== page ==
UBC professor Sheryl Lightfoot is also the Canada Research Chair of Global Indigenous Rights and Politics. (UBC)

UBC professor Sheryl Lightfoot is also the Canada Research Chair of Global Indigenous Rights and Politics. (UBC)

Indigenous UBC professor appointed to prestigious United Nations position

Sheryl Lightfoot named North American member of UN’s Expert Mechanism on Rights of Indigenous Peoples

By Sam Laskaris, Local Journalism Initiative Reporter, Windspeaker.com

Sheryl Lightfoot has been named the North American member on the United Nations Expert Mechanism on the Rights of Indigenous Peoples. The announcement was made this morning, March 24, in Geneva, Switzerland. Lightfoot, 53, is the first Indigenous woman from Canada to be appointed to the UN’s prestigious position.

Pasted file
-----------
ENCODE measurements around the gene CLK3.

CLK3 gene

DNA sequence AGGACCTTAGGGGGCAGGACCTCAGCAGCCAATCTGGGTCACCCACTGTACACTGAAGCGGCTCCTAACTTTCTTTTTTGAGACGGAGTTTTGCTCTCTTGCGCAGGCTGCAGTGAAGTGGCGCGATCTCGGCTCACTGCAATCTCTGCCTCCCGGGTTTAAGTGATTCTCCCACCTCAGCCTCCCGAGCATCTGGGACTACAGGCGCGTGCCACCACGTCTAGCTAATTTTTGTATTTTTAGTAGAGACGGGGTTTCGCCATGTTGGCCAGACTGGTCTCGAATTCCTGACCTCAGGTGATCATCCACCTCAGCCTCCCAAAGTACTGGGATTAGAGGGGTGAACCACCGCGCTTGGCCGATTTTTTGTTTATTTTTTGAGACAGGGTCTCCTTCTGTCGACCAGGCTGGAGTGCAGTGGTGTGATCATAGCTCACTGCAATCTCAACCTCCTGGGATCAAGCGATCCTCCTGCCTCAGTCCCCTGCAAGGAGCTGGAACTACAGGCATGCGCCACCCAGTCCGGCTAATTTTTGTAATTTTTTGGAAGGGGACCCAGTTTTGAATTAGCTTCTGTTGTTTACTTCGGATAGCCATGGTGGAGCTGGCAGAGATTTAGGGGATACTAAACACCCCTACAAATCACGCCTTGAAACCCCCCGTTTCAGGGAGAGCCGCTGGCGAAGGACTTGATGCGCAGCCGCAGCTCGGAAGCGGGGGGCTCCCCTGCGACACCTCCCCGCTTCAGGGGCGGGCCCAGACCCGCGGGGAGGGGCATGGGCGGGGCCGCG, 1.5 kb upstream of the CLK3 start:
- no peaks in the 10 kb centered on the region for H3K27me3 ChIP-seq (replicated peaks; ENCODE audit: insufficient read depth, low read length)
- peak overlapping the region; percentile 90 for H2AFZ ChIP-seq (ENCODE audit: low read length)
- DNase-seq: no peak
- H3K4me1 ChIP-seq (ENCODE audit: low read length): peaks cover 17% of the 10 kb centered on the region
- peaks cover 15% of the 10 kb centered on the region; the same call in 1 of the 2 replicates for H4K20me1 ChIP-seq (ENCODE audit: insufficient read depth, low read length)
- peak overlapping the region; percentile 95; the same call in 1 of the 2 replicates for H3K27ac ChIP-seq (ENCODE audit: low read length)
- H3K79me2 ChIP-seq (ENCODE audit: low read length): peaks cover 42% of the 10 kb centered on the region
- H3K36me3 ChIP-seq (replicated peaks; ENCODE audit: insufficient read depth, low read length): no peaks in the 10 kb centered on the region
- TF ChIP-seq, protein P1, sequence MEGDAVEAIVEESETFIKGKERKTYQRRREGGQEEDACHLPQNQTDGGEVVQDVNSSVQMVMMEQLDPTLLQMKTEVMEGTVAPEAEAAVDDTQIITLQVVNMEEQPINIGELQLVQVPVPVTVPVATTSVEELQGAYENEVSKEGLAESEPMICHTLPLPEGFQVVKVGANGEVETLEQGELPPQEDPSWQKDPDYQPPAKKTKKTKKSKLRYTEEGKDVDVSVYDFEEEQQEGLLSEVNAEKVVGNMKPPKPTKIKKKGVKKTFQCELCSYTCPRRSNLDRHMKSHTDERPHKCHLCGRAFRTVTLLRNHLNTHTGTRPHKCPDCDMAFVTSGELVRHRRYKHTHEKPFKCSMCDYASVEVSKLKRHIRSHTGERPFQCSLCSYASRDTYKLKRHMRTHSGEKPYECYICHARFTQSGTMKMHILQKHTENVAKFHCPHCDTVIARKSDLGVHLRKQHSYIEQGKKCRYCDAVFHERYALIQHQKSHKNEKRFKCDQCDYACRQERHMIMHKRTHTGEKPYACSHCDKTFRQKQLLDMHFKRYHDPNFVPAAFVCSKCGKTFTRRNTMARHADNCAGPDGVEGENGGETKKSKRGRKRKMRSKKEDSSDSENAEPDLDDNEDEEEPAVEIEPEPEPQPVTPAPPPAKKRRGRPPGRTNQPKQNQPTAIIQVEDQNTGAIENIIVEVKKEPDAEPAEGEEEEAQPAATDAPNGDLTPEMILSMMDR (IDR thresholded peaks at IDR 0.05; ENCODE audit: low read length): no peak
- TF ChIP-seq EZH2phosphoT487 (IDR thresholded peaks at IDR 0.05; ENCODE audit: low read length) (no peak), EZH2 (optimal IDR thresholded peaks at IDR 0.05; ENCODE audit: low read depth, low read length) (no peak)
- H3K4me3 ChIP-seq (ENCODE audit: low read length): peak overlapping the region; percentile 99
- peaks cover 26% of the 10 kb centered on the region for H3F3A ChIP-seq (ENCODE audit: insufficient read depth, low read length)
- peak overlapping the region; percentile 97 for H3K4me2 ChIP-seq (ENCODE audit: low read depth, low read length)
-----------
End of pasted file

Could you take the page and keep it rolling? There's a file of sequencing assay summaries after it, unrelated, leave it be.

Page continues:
The UN Expert Mechanism consists of just seven people in the world. Members provide the UN’s Human Rights Council with their expertise and advise on the rights of Indigenous peoples as set out in the United Nations Declaration on the Rights of Indigenous Peoples.

Lightfoot will join representatives from the UN’s six other regions on the Expert Mechanism. Those individuals represent Africa, Asia, the Arctic, Europe, South American and the Pacific.

“I think it’s significant,” Lightfoot said, adding she is the first academic from Canada to hold the title.

Lightfoot is an associate professor at the University of British Columbia in First Nations and Indigenous Studies and the Department of Political Science.

In 2018 she was also chosen to serve a five-year term as the senior advisor to the university’s president on Indigenous Affairs.

Lightfoot is pleased that she will be able to bring her academic perspective to the UN’s Expert Mechanism.